Understanding the Future Church Summit: Vision, Themes and Orange Marmalade

Glen Guyton is cheif operating officer and director of Convention Planning for Mennonite Church USA.

The Vision

In Elijah 19, the prophet Elijah was in despair because of an uncertain future. Jezebel was on his tail. Elijah was afraid and seemingly alone. Elijah found a solitary tree to sit unearth and prepared for his death. Then God said to Elijah, “Get up and eat.” God helped Elijah increase his strength for the journey ahead. Then God showed Elijah that he would not be alone, there would be seven thousand strong people with him.

The Future Church Summit is not necessarily about developing new vision. It may be more about detecting or rediscovering the vision that is already before us. Even a great prophet like Elijah felt alone and isolated and disconnected from the vision that God had for him. Sometimes we need to be reminded that we are not alone and to “get up and eat” to move forward on our journey.

The Future Church Summit will provide an opportunity for participants to dream and dialogue together around the question: How will we follow Jesus as Anabaptists in the 21st Century? The summit will serve as a gathering to imagine an Anabaptist future for Mennonite Church USA.

To fully live into our potential, our processes must bring together diverse groups of stakeholders and engage them in dynamic and meaningful conversations that will help create system-wide buy-in and bring about positive change within the denomination.

The Roles of Delegates in the Future Church Summit

The Future Church Summit does not change the role of delegates in our institutional structure, it is simply a process that fits who we are as people of faith who value community. There is nothing in our bylaws that prevents delegates from listening to and interacting with resource people or invited guests. We should never lose sight that we are people of faith and there are times when we need to assemble together to discuss and consider our calling.The delegates will retain the power to affirm, reject or ignore themes that come from The Future Church Summit. Yet the Future Church Summit is based on collaboration, the sharing and gleaning of ideas from the broader community. It is not about rules, regulations or institutional edicts.

Through interactive polling technology[i], participants will have the opportunity to express their hopes and dreams for Mennonite Church USA, resulting in a document that brings together the convergent ideas and priorities that have emerged through deliberation in the process. Immediately following the Future Church Summit, the Delegate Assembly will determine if the outcomes will specifically guide the priorities of the Executive Board and shape resolutions from the delegate body in future assemblies.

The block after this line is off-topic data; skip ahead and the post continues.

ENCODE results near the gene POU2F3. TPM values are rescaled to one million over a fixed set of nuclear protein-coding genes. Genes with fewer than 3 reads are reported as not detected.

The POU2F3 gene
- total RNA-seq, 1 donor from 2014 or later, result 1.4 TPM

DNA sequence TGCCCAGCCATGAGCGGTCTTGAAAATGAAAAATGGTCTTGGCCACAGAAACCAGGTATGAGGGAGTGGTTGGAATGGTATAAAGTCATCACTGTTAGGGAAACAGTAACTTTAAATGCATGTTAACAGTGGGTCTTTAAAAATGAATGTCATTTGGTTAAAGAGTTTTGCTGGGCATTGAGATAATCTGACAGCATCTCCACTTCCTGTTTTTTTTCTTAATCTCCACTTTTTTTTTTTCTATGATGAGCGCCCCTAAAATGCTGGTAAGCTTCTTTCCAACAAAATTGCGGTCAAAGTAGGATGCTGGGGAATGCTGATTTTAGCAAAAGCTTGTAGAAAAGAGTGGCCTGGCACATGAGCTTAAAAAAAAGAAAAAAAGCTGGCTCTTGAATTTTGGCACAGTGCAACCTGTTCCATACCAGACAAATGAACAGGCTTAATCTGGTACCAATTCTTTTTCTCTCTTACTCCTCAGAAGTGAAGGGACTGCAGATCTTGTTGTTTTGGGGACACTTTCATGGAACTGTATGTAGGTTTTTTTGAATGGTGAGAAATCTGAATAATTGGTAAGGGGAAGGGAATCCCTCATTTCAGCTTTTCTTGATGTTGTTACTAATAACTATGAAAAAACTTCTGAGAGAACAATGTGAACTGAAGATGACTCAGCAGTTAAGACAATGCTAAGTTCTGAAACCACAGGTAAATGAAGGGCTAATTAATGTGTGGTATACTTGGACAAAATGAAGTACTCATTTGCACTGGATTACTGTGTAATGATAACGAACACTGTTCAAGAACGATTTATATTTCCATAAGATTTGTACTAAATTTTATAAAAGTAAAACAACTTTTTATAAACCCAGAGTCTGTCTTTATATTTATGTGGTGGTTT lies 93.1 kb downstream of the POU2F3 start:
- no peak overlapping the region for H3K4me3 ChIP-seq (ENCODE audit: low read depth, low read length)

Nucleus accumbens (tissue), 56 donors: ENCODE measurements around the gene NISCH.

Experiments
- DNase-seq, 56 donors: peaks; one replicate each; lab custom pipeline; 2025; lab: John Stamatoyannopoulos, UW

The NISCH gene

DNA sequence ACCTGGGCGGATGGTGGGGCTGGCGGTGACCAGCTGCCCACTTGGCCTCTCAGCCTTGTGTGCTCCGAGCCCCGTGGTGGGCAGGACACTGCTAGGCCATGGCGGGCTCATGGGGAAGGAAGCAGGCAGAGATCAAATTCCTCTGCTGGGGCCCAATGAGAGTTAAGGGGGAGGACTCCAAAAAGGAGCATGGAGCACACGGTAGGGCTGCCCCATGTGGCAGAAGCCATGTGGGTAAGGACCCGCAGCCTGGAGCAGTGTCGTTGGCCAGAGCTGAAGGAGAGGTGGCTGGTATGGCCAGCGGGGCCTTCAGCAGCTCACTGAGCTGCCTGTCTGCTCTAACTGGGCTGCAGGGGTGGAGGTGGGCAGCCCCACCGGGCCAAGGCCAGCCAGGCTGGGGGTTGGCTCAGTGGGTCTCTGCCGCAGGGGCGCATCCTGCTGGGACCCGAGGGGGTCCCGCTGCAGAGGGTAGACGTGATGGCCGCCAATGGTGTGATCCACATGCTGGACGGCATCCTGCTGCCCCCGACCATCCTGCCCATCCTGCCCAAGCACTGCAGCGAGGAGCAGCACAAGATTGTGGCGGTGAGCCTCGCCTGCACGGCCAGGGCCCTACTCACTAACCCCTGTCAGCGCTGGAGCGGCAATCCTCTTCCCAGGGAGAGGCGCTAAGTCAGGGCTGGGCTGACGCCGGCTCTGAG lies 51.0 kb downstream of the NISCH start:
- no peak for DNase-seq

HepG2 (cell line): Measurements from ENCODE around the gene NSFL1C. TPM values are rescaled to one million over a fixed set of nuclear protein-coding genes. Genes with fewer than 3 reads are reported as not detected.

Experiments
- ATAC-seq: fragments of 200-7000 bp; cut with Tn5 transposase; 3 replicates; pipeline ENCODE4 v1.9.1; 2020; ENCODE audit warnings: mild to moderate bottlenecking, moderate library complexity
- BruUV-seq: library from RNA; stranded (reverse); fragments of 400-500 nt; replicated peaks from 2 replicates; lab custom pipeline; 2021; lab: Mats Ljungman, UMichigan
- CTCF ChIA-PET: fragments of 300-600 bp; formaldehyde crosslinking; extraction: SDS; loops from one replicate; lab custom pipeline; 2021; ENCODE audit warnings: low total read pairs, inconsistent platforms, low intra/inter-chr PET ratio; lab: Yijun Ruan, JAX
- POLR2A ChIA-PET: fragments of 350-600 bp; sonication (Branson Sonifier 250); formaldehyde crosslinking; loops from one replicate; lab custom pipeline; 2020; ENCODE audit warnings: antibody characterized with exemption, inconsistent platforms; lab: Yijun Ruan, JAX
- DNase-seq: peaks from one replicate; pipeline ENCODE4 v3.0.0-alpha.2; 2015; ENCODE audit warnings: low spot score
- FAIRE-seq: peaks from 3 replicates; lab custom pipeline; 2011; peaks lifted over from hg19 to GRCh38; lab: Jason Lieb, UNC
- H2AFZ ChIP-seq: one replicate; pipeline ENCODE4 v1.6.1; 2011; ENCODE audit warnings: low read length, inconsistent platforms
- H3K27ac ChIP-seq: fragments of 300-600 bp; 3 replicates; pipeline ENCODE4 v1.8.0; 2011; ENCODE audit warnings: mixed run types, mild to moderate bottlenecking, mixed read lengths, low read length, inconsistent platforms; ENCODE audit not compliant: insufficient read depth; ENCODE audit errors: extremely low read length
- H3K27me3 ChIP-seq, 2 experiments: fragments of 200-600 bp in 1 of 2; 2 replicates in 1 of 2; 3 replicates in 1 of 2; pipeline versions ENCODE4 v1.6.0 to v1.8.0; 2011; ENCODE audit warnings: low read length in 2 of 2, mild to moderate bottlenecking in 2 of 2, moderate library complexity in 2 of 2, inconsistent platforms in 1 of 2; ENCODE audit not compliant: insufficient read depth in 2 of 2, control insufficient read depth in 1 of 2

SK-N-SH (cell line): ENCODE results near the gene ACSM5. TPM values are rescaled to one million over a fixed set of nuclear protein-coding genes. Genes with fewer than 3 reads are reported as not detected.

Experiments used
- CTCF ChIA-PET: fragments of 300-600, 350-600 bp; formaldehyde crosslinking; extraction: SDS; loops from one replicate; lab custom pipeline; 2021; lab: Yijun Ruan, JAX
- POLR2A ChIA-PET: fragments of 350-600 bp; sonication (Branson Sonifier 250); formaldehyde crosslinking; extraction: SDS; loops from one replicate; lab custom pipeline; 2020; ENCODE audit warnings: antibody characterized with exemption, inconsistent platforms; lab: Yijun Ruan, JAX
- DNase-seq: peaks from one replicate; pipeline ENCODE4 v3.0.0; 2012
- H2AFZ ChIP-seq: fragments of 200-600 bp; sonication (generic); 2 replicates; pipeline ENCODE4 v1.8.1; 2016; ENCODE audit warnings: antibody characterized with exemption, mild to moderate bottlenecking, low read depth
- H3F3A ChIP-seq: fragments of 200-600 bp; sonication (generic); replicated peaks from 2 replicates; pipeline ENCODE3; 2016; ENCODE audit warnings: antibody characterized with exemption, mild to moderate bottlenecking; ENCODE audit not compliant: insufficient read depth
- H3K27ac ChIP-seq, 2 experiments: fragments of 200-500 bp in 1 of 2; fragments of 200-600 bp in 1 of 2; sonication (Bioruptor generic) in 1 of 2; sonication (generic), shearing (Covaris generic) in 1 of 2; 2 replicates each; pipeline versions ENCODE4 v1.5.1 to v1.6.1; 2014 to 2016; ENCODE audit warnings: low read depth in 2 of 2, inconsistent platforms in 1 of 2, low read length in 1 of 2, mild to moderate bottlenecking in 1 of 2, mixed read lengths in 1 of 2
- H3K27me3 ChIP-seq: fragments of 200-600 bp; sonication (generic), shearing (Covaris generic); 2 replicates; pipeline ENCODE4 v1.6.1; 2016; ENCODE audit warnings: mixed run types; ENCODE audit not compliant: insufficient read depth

Themes & Orange Marmalade

The Theme Team, a diverse group of twelve people from across Mennonite Church USA, will play a vital role in the Future Church Summit. They will be responsible for reading the data coming in live from all participants at various times during the meeting and creating quick summaries of the main messages — the themes. The Theme Team will share a curated report with the entire group. As Mennonites we often have a strong need to know that the opinion of the dissenting or marginalized voices are heard. The focus of the Future Summit is gathering our collective wisdom and not necessarily highlighting individual voices. For some that may be problematic, but throughout the process we hope the diversity of the both the table groups and the Theme Team will lend itself to ensuring that critical concerns and ideas are captured. The Theme Team reports will not reflect 1,000 individual nuanced voices. The Theme Team reports will distill input from the group, reflecting a synthesis of ideas that have been shared.

Think of grape jelly. Grape jelly is by far the best selling jelly in the United States. Strawberry jelly is number two. Orange marmalade is a jelly product that most stores carry, but it is not given nearly the amount of shelf space as grape and strawberry jelly. According to some data, orange marmalade is being rejected by those of us under the age of 28. As a result, marmalade sales have been steadily falling since 2013. As we go through the Future Church Summit process, we want to capture the grape and strawberry jelly of ideas. This is not to say that orange marmalade ideas are not important. This doesn’t even mean that at the end of the Future Church Summit that you can’t continue to be passionate about orange marmalade, vegemite or cream cheese as your spread of choice in your specific context. Institutions and institutional processes work better with broadly focused concepts like grape and strawberry jelly, leaving orange marmalade to the experts in the local context.

Following the Future Church Summit

I have to reiterate that the Future Church Summit is not something that Mennonite Church USA is doing to the people. The Future Church is about “us” as Mennonite Church USA dreaming together about what we can and should be doing based on our calling as Anabaptist followers of Jesus Christ.

The Design Team is energized by the potential that both the emergent understandings and the priorities generated through the Summit will be given weight by the Mennonite Church USA leadership, agencies, organizations, conferences and congregations in myriad ways.

This gathering and the outcomes created will need to be carried forward in multiple layers to give it life beyond the Orlando convention.

We are much better when we do church together.

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[i] If you are interested in more information about the technology and the role of the Theme Team read Virtuous Meetings by Karl Danskin & Lenny Lind.